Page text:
In the above example, if B was a prefab named ‘B’ it would have a ‘B’ script on its root node, and that script would be stored next to the B prefab in the project. I would always (and only) ever refer to this prefab via the B script – even if it had a bunch of other behaviours on it. From the rest of the projects perspective, it’s a ‘B’, nothing else. This makes it very easy to find things, and local changes can be done with minimal risk.

Avoid the temptation to re-use a simple script for two different prefabs just because they currently both have a label and fire a click event. If there’s a need for two different button prefabs, I can almost guarantee that you will eventually have a need for different code for them as well. There is usually so little code in these scripts that having several code-identical versions with different names is preferable over the headache of trying to keep track of what else might break if you change a scripts shared by 15 different prefabs.


GridBuilder is my go-to component for any UI that can’t be laid out statically and needs to be created from code. I know Unity has its own variation of this, and also a system for pooled objects, but both were introduced long after my own implementations had become an integral part of my UI flow, so I don’t really care.

Whether you should, is entirely up to you (obviously), but here is how it works:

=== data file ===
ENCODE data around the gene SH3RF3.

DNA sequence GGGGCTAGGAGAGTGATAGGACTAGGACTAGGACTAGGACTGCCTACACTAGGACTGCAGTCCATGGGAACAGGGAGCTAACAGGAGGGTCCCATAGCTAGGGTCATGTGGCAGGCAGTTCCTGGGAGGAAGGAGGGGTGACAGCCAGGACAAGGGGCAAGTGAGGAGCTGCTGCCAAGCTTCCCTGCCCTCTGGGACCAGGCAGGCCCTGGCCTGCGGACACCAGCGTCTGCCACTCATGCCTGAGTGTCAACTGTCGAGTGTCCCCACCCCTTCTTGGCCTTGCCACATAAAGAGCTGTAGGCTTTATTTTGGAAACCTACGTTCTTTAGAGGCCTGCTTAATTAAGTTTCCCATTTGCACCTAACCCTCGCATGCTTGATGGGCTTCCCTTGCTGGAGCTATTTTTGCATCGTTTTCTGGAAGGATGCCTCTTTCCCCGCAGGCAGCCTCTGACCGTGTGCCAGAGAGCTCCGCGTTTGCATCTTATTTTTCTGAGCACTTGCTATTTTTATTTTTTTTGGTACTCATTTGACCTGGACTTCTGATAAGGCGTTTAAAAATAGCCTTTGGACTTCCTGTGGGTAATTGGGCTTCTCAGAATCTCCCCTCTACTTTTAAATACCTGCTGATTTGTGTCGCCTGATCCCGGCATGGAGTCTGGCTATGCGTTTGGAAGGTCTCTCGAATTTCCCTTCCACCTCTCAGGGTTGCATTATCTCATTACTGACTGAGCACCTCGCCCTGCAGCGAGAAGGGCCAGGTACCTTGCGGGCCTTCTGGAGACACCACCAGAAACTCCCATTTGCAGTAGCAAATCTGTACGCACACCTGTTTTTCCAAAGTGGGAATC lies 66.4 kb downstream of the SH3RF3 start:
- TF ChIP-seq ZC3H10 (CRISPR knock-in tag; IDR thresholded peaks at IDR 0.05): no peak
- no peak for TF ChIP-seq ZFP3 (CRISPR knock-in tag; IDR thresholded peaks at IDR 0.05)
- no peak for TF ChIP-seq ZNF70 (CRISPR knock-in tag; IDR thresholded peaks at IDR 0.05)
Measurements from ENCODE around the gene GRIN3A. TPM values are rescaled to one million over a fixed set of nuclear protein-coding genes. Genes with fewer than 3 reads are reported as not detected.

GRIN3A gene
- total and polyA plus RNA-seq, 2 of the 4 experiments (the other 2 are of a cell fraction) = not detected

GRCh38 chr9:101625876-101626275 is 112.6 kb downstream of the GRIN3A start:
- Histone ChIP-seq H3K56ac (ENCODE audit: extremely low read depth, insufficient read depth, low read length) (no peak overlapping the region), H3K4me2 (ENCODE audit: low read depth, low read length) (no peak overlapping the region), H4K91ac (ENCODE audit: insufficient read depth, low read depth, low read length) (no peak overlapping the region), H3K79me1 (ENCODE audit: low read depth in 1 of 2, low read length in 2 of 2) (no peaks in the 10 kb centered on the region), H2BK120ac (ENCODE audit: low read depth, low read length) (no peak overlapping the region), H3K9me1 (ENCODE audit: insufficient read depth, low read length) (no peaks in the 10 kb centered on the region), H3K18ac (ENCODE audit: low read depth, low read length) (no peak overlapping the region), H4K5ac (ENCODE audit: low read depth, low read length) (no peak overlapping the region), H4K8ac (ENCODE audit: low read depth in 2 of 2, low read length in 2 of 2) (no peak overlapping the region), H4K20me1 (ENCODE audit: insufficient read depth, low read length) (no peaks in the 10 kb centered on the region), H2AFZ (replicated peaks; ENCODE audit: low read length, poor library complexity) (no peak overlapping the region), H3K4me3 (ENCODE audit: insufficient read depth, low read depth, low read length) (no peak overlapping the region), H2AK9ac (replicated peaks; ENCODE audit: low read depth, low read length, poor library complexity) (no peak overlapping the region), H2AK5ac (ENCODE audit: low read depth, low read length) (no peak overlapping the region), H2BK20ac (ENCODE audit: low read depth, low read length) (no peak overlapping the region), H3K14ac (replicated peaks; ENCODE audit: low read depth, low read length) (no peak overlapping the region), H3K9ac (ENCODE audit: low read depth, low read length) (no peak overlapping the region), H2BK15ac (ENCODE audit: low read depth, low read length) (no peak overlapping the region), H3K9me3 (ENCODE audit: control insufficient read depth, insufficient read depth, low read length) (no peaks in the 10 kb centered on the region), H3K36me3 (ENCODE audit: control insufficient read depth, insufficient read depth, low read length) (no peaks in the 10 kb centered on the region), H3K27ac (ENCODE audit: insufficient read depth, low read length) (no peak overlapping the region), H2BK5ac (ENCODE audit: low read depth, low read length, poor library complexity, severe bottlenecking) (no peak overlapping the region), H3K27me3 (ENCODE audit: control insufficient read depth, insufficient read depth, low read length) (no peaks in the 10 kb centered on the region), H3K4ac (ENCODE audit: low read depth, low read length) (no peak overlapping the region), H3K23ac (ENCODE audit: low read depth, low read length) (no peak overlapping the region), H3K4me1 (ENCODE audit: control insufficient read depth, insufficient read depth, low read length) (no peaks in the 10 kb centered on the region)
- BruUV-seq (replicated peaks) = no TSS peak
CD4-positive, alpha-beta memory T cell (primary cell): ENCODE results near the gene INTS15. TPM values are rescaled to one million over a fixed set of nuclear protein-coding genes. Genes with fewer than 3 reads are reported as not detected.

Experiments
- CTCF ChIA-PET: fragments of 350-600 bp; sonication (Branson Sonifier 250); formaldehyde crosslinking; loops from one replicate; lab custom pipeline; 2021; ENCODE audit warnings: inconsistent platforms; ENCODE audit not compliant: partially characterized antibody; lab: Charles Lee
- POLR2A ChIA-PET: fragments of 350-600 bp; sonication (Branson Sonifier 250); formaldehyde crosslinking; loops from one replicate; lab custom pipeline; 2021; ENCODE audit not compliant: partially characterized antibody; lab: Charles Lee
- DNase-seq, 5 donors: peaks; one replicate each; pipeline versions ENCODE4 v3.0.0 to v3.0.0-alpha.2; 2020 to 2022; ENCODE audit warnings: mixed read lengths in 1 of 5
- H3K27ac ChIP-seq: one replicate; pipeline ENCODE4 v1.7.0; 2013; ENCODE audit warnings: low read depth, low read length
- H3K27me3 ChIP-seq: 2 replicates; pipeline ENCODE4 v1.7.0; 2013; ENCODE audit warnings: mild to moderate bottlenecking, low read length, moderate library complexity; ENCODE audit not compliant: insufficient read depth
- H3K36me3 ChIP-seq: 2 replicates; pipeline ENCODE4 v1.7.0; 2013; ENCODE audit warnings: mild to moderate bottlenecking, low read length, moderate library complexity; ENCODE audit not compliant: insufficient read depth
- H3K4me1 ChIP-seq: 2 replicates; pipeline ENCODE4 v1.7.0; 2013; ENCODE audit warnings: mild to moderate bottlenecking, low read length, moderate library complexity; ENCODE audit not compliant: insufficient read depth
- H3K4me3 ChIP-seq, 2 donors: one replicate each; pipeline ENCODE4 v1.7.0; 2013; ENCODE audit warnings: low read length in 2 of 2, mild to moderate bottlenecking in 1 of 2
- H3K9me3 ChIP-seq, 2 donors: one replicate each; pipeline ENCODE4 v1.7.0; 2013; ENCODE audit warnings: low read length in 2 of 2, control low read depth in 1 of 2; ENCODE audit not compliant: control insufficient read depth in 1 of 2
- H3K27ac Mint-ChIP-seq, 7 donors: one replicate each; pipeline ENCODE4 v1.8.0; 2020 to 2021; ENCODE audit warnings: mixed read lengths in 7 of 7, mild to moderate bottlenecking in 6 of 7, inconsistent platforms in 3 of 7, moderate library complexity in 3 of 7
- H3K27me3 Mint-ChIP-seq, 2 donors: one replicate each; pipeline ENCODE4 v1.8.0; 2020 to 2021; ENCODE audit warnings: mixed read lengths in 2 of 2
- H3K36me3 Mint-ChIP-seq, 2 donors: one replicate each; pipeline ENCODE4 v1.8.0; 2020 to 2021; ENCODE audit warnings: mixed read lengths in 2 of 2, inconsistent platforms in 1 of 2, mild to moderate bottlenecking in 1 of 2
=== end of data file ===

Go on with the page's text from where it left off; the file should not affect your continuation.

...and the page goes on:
To build a grid, assign the GridBuilder component to any RectTransform in your scene and then between calls to grid.BeginUpdate() and grid.EndUpdate(), you add cells using grid.AddCell(). Each cell is given by a prefab that must extend the GridCell base class. There’s a few more methods to add spacing or entire rows, but that’s about it.

Internally, the grid uses an object pool to minimise allocations and make sure minimal amount of work is done to update the grid. You can essentially build the entire grid in Update() every frame – as long as the structure of the grid remains constant, there is very little overhead.

The grid is filled from the top left corner and can be asked to automatically extend the width and/or height to match the added cells. The row height is determined by the tallest cell in the row.

Now, there’s a million features I could have added to this, such as merging of cells and different layout orientation (I did have a variation at one point that allowed right to left fill, but I never used it so eventually removed the code in a refactoring), but over the 10+ years I’ve used this, I really haven’t had the need, and there’s something to be said about keeping things simple.

Do note that the grid builder itself is a GridCell, so you *can* create compound cells if you must.

Because the grid cleans itself before being filled, and because it re-uses cells, I usually keep all the cell prefabs that I use in any given grid, in-place at design-time for easy editing. Just remember to refer to the actual project prefabs, and not the instances in the scene graph since they will be removed on launch.

You should generally define your grid cell prefabs with a pivot in the upper left corner, and a fixed width and height. Though, I’m sure there are use-cases where you might want to do something other than that.